3. The engine compartment has a pump in the sump below the stuffing box. This is a diaphragm pump w a check valve. There is also a 1000 gal/hr pump under the engine, which is never used because of the diaphragm pump in the sump - unless there is a very bad leak. I also have a raw water intake bypass to the sump so could use the engine raw water pump by shutting off the thru hull and opening the line to the sump (have never tried this).
4. The lazarette drains to the engine compartment and has no pump.

I have lights at the helm that come on when a pump comes on but generally would never notice them. I am going install an alarm on the forward compartment pump and on the high engine room pump as these two really should never come on. If they do, I have a serious problem.
 
3 12 v bilge pumps and 1 120 v pump. Oh and shower pumps for what it’s worth.
 
I have two. They are Jabsco Utility Puppy 3000 units, mounted out of the bilge with two switches in the bilge. (One lower than the other). Gets me 20 gallons a minute.

Two is typical, but I put a Y valve in my water intake with a strum box down in the bilge. (I run a small 26 downeast groverbuilt, That has an access plate in the deck where I can access the Y valve easily). Sort of a SHTF bilge pump using the raw water pump as a pump. If things got that bad, and the two other pumps were not keeping up, I’d throw the Y valve in a last ditch attempt to de-water the boat.
 
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KK42 is my focus, but this might be fun for the whole forum...



I have two confirmed (and labeled on the bridge/panel), but I feel there is a third emergency (I know, "feel", but the PO didn't know anything about the boat, so I've had to discover many things myself.



My aft is in the deep well behind the engine. The front one I only know by the through hull and it running about once a day, I haven't found it yet, but haven't looked hard yet.



We have a total of eight bilge pumps (the 6 shown in the Pic plus another in the locker in the swim grid) plus a whale gulper shower sump pump and an stb engine-driven emergency bilge pump is designed to use engine water pump to pull selectively from any bilge.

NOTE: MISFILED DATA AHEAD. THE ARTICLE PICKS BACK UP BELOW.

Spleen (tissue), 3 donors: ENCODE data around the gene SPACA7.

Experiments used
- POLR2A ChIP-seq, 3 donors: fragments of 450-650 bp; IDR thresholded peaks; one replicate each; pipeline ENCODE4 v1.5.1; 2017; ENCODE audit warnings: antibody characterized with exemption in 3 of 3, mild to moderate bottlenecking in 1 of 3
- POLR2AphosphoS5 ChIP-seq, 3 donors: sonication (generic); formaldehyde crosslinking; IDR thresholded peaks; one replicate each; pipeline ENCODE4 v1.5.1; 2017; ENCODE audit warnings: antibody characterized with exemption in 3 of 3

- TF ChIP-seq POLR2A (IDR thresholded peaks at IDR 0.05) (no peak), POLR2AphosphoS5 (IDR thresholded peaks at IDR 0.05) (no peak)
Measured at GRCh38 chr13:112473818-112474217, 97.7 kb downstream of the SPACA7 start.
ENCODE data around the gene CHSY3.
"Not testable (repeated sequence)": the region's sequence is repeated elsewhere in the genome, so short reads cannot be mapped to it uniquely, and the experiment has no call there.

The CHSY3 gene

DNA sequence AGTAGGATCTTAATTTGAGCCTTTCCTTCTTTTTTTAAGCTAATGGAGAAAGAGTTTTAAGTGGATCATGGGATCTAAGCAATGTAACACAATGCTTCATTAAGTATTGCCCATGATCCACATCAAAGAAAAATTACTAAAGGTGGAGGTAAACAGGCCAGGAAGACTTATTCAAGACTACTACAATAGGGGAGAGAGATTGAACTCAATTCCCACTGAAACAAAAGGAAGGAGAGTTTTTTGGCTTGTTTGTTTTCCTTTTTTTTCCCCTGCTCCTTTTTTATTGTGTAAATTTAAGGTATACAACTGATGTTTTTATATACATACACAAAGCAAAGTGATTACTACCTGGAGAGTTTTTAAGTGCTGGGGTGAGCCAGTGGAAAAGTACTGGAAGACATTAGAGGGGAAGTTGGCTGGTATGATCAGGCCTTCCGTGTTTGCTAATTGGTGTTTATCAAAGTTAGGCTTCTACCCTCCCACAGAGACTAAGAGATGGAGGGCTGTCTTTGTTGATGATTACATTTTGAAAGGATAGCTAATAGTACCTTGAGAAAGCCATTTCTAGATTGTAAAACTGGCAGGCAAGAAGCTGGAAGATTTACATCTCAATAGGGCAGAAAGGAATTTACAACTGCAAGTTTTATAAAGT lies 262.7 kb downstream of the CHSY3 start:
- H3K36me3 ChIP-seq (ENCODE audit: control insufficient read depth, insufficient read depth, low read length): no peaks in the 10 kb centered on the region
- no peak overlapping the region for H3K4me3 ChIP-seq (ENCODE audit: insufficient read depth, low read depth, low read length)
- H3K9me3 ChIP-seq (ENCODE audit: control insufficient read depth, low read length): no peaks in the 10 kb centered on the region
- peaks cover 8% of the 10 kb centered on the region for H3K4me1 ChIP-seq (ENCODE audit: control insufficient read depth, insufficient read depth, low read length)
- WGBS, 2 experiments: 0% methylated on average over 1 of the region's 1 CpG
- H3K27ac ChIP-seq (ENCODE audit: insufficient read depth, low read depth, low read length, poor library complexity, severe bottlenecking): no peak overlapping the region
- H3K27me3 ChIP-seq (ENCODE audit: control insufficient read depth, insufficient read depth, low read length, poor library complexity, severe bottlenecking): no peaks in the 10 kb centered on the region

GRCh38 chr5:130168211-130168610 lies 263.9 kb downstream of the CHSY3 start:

We keep two spare rule units and a spare gulper onboard.

IMG_0838.jpg
 
Bilge Pumps

Your KK42 could have 4 bilge pumps.
Our KK39 has 4. One forward that the chain locker drains into and is located under the floor beneath the bed.
Number 2 is located beneath the hatch that accesses your plumbing.
Number three is in the engine room.
Number 4 is in the lazarette.
 
I have 4 in rib separated compartments and 2 shower sumps. They are sized assuming the largest thruhull I have falls out in their area. I assume the combined reserve ability can handle any minor hull breaches as well. Here's an easy table I use found Googling.
 

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Bilge Pumps

Have 3 - Forward, Mid and Aft - all with float switches. These also all have a switch at the helm. I have one more high water in the engine room (below the engines) with a float switch and alarm.

For extreme emergency, my sea water intakes to the engines have a hose and strainer to the engine floor and the valve can be changed from pumping sea water in to pumping water out through the engine raw water pumps.
 
On my wooden Grand Banks 42 I have a total of 4 bilge pumps. Two 2000g/h 12v, 1 1200g/h 12v, 1 4000g/h 120v. Also have a bilge alarm set up on a separate float switch. Can't remember for sure on the size but I think the two shower sumps have 600g/h pumps. With everything running I could pump 10400g/h less head pressure losses.
 
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I have 4 in rib separated compartments and 2 shower sumps. They are sized assuming the largest thruhull I have falls out in their area. I assume the combined reserve ability can handle any minor hull breaches as well. Here's an easy table I use found Googling.

I did some quick rough calc's and verified those numbers in the Table with Q=K(root P) and an estimated K factor for the hull openings. They are pipe flow formulas, but probably within range .433 psi/foot adds to the water flow quite a bit with only a 4 ft. depth change.
 
I have 4 in rib separated compartments and 2 shower sumps. They are sized assuming the largest thruhull I have falls out in their area. I assume the combined reserve ability can handle any minor hull breaches as well. Here's an easy table I use found Googling.


Damn. That chart is pretty eye opening. I think I can handle a 1.5” hole 2’ under water, but anything bigger than that and I would be in trouble.

I bought an emergency 110V trash pump that I can (hopefully) quickly deploy into my bilge— it’s 65 GPM. It requires the generator to run so I would have to get it in place fast before the generator area gets flooded.